I rise to speak on this important piece of legislation, the Native Title Amendment (Indigenous Land Use Agreements) Bill 2017. This parliament, every day—as we did today—opens with an acknowledgement to the traditional owners of the land on which we stand. In the halls of Parliament House, we appreciate the stunning Indigenous art from all over the country. We have a former Prime Minister who apologised for the stolen generations in this very building.
In beginning my speech today, I want to take the opportunity, as I have many times before, to acknowledge the traditional owners of the land, the Ngunawal and Ngambri people—to acknowledge their elders past and present and to note that sovereignty over this land was never ceded. Let us think about the last part of that sentence, 'this land was never ceded.' It was not ceded—it was taken.
To try and make some reparations for taking this land, this parliament passed the Native Title Act in 1993, and native title has been an important step along the way towards land rights. For such an important act, one would think that any changes would be considered extremely closely and follow proper process: scrutiny, consultation and engagement. But what we are debating today really seems to just fly in the face of that. In fact, it is basically saying: 'Why bother with all that scrutiny at all?'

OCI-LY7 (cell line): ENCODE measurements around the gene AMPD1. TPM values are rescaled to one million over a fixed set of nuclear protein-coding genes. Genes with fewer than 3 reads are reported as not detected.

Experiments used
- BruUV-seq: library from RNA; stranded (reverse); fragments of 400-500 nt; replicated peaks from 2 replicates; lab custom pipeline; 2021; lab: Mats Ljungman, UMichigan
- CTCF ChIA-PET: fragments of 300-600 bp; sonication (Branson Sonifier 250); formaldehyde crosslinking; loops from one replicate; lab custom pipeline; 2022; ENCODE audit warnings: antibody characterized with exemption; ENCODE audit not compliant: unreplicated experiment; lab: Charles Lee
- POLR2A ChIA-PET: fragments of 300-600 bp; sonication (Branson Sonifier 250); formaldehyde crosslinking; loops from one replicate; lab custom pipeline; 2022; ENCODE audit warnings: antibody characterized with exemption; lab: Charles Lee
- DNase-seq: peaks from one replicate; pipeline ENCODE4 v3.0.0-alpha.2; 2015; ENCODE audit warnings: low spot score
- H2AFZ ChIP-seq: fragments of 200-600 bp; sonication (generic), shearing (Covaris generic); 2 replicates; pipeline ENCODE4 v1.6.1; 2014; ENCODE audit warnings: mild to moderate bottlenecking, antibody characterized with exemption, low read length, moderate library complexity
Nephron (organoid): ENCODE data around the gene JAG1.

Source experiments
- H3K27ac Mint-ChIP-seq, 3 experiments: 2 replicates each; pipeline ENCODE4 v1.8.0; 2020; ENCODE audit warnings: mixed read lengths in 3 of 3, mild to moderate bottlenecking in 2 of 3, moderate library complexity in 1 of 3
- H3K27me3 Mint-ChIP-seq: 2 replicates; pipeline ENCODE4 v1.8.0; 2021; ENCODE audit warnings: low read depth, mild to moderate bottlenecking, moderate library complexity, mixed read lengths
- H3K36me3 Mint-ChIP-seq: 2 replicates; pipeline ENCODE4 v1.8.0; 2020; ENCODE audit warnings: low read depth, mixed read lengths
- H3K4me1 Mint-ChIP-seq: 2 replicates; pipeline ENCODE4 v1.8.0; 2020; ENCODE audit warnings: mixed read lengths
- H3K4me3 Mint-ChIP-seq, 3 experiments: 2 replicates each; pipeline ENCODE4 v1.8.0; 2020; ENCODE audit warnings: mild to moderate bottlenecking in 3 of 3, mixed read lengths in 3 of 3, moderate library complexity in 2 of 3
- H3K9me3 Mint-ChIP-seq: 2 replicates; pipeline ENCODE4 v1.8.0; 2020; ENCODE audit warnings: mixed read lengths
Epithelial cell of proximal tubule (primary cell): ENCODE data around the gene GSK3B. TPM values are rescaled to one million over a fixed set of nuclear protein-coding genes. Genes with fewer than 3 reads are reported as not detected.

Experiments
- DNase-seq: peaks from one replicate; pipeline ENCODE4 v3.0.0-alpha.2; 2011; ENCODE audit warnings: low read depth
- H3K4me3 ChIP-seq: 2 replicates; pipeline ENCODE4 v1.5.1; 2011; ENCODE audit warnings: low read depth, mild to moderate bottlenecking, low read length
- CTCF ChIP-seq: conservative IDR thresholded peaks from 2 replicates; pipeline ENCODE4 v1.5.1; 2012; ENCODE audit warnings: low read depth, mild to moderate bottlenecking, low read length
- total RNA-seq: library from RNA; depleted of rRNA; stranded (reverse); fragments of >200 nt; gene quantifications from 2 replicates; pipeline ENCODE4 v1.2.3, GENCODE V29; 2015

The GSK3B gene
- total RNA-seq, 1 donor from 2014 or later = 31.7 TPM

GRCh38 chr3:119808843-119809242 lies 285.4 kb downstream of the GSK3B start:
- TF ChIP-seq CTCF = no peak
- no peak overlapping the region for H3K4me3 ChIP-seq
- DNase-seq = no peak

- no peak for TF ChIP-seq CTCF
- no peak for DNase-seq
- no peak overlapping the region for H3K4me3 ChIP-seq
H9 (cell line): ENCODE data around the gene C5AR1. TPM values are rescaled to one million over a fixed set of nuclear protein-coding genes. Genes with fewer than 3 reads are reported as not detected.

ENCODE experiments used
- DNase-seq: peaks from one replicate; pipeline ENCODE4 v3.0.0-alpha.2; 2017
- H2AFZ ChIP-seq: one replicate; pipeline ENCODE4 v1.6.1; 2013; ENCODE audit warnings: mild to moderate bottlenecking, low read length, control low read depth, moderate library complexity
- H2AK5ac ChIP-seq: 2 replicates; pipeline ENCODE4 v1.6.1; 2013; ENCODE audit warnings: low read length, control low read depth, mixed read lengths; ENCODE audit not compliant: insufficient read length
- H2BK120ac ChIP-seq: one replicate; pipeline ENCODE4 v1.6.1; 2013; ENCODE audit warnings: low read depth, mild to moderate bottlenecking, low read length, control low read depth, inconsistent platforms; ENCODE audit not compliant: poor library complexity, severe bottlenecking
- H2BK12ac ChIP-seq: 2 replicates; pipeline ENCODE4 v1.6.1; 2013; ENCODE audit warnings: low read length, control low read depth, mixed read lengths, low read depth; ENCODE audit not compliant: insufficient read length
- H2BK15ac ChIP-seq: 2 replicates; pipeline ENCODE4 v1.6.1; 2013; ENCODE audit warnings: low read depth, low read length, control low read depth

Here we are in this parliament about to vote on changes to this important act, despite the fact that there has not been enough consideration of the implications of these amendments and that the consultation with Aboriginal people has been anything but full and thorough.
The Greens opposed this bill in the House of Representatives. This bill was introduced and rushed through the House of Representatives pretty soon after the Federal Court decision because of the threat to the Adani mine if the Indigenous land use agreement which covered that mine were found to be invalid. The timing of this bill is about the Adani mine, not about proper consideration of Native Title . We know that Indigenous owners have made many representations and have raised concerns about the native title legislation and the decisions made under the Bygrave court decision for some time with the government. We know that, despite that, legislation is being rushed through, with an incredibly short time for our Senate inquiry, which was totally inadequate to hear the concerns and to thoroughly debate and understand what the consequences of this legislation are going to be. We as Greens have had concerns about the time frame from the very beginning, and we attempted to extend the reporting date for the inquiry, but unfortunately this was not supported by the Senate. Consequently, submitters did not have enough time to compile their submissions and the committee was only able to have one hearing for such a substantial change to our native title legislation. This is of huge concern, given the complexity of native title arrangements and the significance of these amendments.